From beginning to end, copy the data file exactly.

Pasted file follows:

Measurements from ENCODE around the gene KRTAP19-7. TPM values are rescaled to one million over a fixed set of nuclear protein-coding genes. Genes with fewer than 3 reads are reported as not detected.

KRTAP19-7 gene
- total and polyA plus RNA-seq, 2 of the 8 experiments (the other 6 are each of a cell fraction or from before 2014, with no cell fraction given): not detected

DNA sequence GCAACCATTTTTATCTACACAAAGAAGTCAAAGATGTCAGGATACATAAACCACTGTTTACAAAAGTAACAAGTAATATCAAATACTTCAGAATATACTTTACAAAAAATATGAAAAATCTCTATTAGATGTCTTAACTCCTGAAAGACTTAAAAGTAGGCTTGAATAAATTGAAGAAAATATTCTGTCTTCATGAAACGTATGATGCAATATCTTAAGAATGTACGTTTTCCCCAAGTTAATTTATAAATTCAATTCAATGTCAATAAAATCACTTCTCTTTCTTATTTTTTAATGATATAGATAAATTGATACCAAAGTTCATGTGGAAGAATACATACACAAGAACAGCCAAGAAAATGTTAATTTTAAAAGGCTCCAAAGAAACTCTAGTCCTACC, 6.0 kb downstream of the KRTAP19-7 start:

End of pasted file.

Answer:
Measurements from ENCODE around the gene KRTAP19-7. TPM values are rescaled to one million over a fixed set of nuclear protein-coding genes. Genes with fewer than 3 reads are reported as not detected.

KRTAP19-7 gene
- total and polyA plus RNA-seq, 2 of the 8 experiments (the other 6 are each of a cell fraction or from before 2014, with no cell fraction given): not detected

DNA sequence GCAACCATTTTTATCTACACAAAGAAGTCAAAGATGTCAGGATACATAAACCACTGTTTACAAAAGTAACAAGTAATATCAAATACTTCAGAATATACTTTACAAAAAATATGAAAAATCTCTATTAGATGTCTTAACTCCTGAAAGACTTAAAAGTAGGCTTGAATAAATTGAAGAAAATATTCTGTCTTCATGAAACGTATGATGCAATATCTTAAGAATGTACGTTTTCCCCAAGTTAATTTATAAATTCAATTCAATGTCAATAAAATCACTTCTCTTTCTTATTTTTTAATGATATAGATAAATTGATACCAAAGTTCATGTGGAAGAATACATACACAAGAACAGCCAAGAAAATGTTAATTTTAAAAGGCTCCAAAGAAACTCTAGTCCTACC, 6.0 kb downstream of the KRTAP19-7 start: